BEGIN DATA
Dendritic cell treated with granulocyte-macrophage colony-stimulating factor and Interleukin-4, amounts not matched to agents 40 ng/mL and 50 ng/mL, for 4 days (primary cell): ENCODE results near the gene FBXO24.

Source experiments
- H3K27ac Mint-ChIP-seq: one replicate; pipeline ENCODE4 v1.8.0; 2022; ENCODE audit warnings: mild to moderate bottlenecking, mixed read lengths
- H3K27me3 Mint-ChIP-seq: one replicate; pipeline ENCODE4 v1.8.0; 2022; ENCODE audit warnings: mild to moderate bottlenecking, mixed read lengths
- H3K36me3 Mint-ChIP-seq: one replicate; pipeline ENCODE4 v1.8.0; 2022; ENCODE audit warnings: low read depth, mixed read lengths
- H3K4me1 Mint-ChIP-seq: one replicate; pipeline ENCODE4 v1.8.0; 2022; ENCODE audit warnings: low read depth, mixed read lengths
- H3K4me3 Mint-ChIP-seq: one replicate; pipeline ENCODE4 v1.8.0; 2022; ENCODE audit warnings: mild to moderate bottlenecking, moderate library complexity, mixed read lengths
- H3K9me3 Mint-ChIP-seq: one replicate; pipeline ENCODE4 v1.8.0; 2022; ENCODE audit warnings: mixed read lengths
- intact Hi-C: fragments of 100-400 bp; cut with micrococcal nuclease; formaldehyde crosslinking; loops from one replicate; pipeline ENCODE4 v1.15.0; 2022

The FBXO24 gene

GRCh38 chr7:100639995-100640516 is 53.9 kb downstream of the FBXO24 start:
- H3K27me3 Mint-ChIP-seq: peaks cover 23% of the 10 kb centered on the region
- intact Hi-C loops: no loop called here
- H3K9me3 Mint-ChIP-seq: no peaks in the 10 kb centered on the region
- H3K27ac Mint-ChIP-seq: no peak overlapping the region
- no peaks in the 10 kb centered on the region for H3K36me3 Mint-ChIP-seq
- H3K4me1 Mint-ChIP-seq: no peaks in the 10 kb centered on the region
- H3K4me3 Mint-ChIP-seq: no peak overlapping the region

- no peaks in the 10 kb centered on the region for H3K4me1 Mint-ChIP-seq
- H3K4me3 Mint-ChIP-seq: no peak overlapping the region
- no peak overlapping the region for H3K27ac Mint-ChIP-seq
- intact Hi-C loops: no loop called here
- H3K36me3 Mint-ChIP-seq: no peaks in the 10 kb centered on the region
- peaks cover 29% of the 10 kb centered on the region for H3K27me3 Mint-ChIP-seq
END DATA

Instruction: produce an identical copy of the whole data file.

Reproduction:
Dendritic cell treated with granulocyte-macrophage colony-stimulating factor and Interleukin-4, amounts not matched to agents 40 ng/mL and 50 ng/mL, for 4 days (primary cell): ENCODE results near the gene FBXO24.

Source experiments
- H3K27ac Mint-ChIP-seq: one replicate; pipeline ENCODE4 v1.8.0; 2022; ENCODE audit warnings: mild to moderate bottlenecking, mixed read lengths
- H3K27me3 Mint-ChIP-seq: one replicate; pipeline ENCODE4 v1.8.0; 2022; ENCODE audit warnings: mild to moderate bottlenecking, mixed read lengths
- H3K36me3 Mint-ChIP-seq: one replicate; pipeline ENCODE4 v1.8.0; 2022; ENCODE audit warnings: low read depth, mixed read lengths
- H3K4me1 Mint-ChIP-seq: one replicate; pipeline ENCODE4 v1.8.0; 2022; ENCODE audit warnings: low read depth, mixed read lengths
- H3K4me3 Mint-ChIP-seq: one replicate; pipeline ENCODE4 v1.8.0; 2022; ENCODE audit warnings: mild to moderate bottlenecking, moderate library complexity, mixed read lengths
- H3K9me3 Mint-ChIP-seq: one replicate; pipeline ENCODE4 v1.8.0; 2022; ENCODE audit warnings: mixed read lengths
- intact Hi-C: fragments of 100-400 bp; cut with micrococcal nuclease; formaldehyde crosslinking; loops from one replicate; pipeline ENCODE4 v1.15.0; 2022

The FBXO24 gene

GRCh38 chr7:100639995-100640516 is 53.9 kb downstream of the FBXO24 start:
- H3K27me3 Mint-ChIP-seq: peaks cover 23% of the 10 kb centered on the region
- intact Hi-C loops: no loop called here
- H3K9me3 Mint-ChIP-seq: no peaks in the 10 kb centered on the region
- H3K27ac Mint-ChIP-seq: no peak overlapping the region
- no peaks in the 10 kb centered on the region for H3K36me3 Mint-ChIP-seq
- H3K4me1 Mint-ChIP-seq: no peaks in the 10 kb centered on the region
- H3K4me3 Mint-ChIP-seq: no peak overlapping the region

- no peaks in the 10 kb centered on the region for H3K4me1 Mint-ChIP-seq
- H3K4me3 Mint-ChIP-seq: no peak overlapping the region
- no peak overlapping the region for H3K27ac Mint-ChIP-seq
- intact Hi-C loops: no loop called here
- H3K36me3 Mint-ChIP-seq: no peaks in the 10 kb centered on the region
- peaks cover 29% of the 10 kb centered on the region for H3K27me3 Mint-ChIP-seq